Sydney’s New Theatre has revealed its quartet of plays for second half of 2023. From a world premiere, two Australian premieres, and the revival of a queer classic, this quartet of plays will continue New Theatre’s tradition of presenting affordable theatre without skimping on quality.
“What a wonderful feeling to finally get to launch a season in real life on the newly resurfaced new stage. And what a season, consisting of a world premiere, two Australian premieres and a brilliant classic farce,” said Artistic Director, Louise Fischer.
“We’re presenting four plays that take you on a personal journey set against a backdrop of corruption and betrayal, delve into the seedy world of intrigue and assassination, revisit queer London in the swinging Sixties, and find joy in tragedy.”
“The productions are helmed by four dynamic and imaginative directors: we welcome back Jess Davis (The Park), Johann Walraven (Silent Disco, The Removalist) and yours truly (Chimerica, Enron, August: Osage County), and welcome Margaret Thanos, making her New Theatre directorial debut.”
“Each will bring a wealth of talent, passion and insight to their production and we’re very excited to see the results,” said Fischer.
Read on to discover the treats in store. New Theatre looks forward to seeing you in the foyer during 2023. For more information, visit: www.newtheatre.org.au for details.
Image: New Theatre’s 2023 Season (supplied)
New Theatre’s 2023 Season (July – December):
Off the Record:
11 July – 5 August
A finalist for the 2021 Silver Gull Play Award, Chris Aronsten’s sharply observed and often very funny play seeks to examine how we can empower ourselves in the face of systematic corruption and investigates the mechanics of accountability. Jenny Gosper is the host of Face to Face a tacky, tabloid-style tv current affairs show. She once had a stellar career as a journalist before suffering a spectacular fall from grace. Tony Trevelan is the founder and CEO of Embrace International, a high profile aid agency operating in Bangladesh, who is facing accusations of abusing female employees. Jenny and Tony go way back – and now she has him in the hot seat on her show. But the interview is a fizzer, and in the aftermath, as the hospitality drinks flow, secrets are revealed, and threats of exposure on both sides turn the situation toxic. When Jenny has a serious accident, the outcome unexpectedly presents her with a way to finally nail Tony. World Premiere. Directed by Jess Davis.
A Very Expensive Poison
15 August – 16 September
London, 2006. A brazen political assassination is carried out in broad daylight. Alexander Litvinenko, a former Russian spy, drinks green tea laced with radioactive poison. Subsequent investigations uncover a conspiracy generated from the very heart of the Russian government, and a murder probably approved by President Vladimir Putin. In this award-winning play, based on the facts as laid out by the investigative journalist Luke Harding in his book of the same name, acclaimed writer Lucy Prebble (Succession, Enron) tells a complex story of espionage and mystery. On a whirlwind journey from Moscow to Mayfair, it follows Litvinenko as he investigates his own death, and his wife Marina’s quest for justice, in the face of Russian corruption and British vacillation. With a dazzling mix of vaudeville, thriller, romance and tragedy, the play deep-dives into the terrifying world of the new Cold War. Australian Premiere. Directed by Margaret Thanos.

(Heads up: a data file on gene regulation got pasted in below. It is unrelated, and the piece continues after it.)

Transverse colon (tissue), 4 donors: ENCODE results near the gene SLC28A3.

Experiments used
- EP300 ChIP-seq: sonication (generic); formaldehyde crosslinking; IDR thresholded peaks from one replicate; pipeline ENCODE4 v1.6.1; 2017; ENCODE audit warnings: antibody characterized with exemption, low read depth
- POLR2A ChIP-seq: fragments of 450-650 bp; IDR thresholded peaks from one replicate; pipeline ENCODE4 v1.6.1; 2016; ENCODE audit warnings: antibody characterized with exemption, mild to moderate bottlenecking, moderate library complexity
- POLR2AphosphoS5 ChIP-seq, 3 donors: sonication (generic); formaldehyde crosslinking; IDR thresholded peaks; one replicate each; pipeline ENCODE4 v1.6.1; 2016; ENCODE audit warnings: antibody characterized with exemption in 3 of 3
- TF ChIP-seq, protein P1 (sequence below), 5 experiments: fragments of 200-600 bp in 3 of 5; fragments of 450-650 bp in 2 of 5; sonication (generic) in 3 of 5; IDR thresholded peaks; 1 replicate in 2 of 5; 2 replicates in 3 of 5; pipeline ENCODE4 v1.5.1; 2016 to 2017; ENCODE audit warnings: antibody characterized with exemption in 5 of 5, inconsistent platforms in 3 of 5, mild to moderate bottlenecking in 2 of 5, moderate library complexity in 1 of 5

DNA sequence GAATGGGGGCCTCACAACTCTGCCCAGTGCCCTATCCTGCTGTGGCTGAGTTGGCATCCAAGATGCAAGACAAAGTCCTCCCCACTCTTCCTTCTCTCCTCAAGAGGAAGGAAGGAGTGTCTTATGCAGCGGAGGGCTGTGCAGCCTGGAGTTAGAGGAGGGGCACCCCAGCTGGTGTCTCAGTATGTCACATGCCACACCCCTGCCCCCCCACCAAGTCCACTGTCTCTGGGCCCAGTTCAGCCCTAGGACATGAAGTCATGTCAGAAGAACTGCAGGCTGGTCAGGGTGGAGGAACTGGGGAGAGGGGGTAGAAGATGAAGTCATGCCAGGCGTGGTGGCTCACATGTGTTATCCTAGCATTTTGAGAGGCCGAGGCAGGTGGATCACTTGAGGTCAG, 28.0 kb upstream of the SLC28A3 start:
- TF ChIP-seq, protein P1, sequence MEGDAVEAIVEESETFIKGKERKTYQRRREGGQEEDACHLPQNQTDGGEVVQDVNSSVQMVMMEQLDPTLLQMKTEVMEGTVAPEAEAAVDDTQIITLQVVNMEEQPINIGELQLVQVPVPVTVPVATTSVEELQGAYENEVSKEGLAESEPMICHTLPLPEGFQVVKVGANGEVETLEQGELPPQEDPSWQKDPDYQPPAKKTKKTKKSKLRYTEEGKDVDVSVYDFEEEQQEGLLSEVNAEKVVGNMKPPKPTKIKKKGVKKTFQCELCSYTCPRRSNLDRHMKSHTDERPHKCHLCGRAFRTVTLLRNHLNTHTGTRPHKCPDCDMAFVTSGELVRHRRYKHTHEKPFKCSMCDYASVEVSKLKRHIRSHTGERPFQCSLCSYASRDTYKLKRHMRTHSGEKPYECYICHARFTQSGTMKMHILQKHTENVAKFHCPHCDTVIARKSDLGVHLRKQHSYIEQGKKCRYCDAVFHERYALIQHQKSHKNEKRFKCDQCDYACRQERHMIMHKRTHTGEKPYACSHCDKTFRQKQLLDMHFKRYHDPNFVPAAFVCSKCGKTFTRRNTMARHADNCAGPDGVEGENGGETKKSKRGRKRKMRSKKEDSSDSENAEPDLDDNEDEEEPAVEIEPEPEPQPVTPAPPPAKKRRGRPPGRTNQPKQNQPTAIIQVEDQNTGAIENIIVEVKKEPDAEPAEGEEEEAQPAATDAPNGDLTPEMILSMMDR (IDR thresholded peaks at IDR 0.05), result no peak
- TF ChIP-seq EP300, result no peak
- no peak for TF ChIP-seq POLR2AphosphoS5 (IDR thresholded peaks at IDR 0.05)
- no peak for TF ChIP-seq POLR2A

10 October – 4 November
Young thieves (and lovers) Hal and Dennis need a place to stash the cash from a bank robbery. The coffin of Hal’s recently-deceased mother, currently at home awaiting burial by her bereaved husband Mr McLeavy, is the perfect solution. There only one hitch: where can they hide the body? The arrival on the scene of Inspector Truscott, a corrupt and nosy policeman investigating the heist, puts a spanner in the works. To get out of the jam, the boys are forced to trust Fay, the late Mrs McLeavy’s much-married nurse, and enlist her help in return for a share of the loot. Joe Orton’s blistering queer black comedy eviscerates the hypocrisies of church, state and social niceties, the farce bouncing wildly between the ordinary and the outrageous. Directed by Johann Walraven.
The Ballad of Maria Marten
14 November – 16 December
The notorious ‘Red Barn Murder’ of 1827 has entered the annals of British folklore, the subject of prurient gossip and grim speculation. A young woman, Maria Marten, goes to a barn in Suffolk to meet her lover, with a view to eloping. A year later, her body is found, hidden under the floor. What was the truth behind her murder? Why was she killed, and who was responsible? Rather than a literal retelling of this historic ‘true crime’, the play is a thrilling feminist reappraisal that focuses on Maria’s life, and celebrates the solidarity of female friendship through a joyous mix of story-telling, dance and laughter. Her fate is explored through the eyes of Maria and the women who loved her, shedding light on a complex story of love, loss, prejudice and patriarchal power. Australian Premiere. Directed by Louise Fischer.